Prepare for the worst, hope for the best or affect the outcome?

June 28, 2011

sickle cell

I choose to affect the outcome. On any given day I have no idea how much what I do here at Madison Holland Foundation will affect the outcome for sickle cell patients and their families, but I promise to keep trying. I’d rather do something than do nothing. I’d rather know than not know. Information or knowledge if you will, is power. There’s nothing more frustrating than not knowing and not knowing the right questions to ask because you don’t know. When presented with an unfamiliar but pressing situation, there’s nothing worse than not having ALL the information and facts relevant to make the best informed decision. Have you ever been to a doctor’s appointment where you were given new information about your case and the doctor tells you what he or she thinks is most important? And, it’s only after researching it at home online that you realize you have more questions and there’s no one around to ask. You start thinking, “I should have asked this… Or, I should have asked that…. Or, Why didn’t the doctor tell me that?” And, by the next appointment you’re given more news or results and the same thing happens all over again. I hate that. Affecting the outcome starts with knowledge. So, do your own research. Know what you don’t know. Know what questions to ask.

With good intentions and other patients waiting, doctors give us the quick and dirty and expect us to trust them to make the best decisions for our children. Here is where we hope for the best. We trust they don’t forget to tell us everything or leave something important out. I trust my daughters doctors and I thank God for them. But, she is my child, my love, my life and my responsibility. My decisions regarding her will not be strictly scientific. I realize what her doctor tells me isn’t all there is. The scientific facts and diagnosis will only add to all I know about her. I know what motivates her, what deflates her, what scares and defeats her and what makes her want to fight back. Her doctors do not. So, while I trust them to make the best decision for sickle cell patients, I know my child and each child is different. That makes me the best equipped to make the most informed decision.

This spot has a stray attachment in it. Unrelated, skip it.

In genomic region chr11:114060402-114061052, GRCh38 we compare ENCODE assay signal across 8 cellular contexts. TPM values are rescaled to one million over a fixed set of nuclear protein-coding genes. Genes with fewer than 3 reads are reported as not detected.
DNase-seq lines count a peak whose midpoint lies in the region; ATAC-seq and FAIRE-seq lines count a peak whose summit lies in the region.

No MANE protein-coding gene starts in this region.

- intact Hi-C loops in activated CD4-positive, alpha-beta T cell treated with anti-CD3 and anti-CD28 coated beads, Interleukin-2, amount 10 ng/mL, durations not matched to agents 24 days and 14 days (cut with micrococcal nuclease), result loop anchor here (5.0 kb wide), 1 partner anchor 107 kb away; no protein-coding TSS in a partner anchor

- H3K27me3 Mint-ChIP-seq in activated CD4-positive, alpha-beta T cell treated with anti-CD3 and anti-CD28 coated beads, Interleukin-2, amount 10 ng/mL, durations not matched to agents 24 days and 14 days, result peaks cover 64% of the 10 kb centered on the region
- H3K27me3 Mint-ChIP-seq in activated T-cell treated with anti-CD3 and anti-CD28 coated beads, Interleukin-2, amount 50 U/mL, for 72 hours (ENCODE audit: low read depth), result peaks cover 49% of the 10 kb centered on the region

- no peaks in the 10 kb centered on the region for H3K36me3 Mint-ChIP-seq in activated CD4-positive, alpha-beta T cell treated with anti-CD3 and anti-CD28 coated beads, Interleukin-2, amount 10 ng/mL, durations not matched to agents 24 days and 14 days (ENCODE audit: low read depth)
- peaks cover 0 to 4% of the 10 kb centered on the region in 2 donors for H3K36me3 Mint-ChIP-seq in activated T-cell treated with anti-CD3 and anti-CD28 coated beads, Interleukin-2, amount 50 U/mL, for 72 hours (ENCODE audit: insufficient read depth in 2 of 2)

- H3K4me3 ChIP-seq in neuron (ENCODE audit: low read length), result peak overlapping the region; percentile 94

Prepare for the worst. Doctors forget that each parent is different. Some parents don’t want to know the negative potential outcomes, some do. I realize it is easier to treat everyone the same, but it is not the most sensitive route to take is it? Treating every parent the same is essentially giving us a number. I wish doctors would stop, look us in the eyes and try to hear what we are saying. Time after time I hear patients and their advocates (parents and other loved ones) complain that doctors and hospital staff just don’t listen. It seems they are all in too big of a rush. We don’t like being treated like our thoughts, feelings and opinions don’t matter. If there is a way to prepare for serious illness or death, and I’m not sure there is, I’d have to say information and knowledge is it. Find out as much as you can so that you’re not blind sided when things don’t turn out the way you’d hoped.

I have told Madi’s doctors repeatedly, “Tell me everything.” but they still don’t. They believe they know what’s best for me and my family. So, when I want to know more, I ask for a second opinion from another doctor or I look it up on-line. As a result some doctors over the years have been offended or felt threatened. Still, my first priority is my child.

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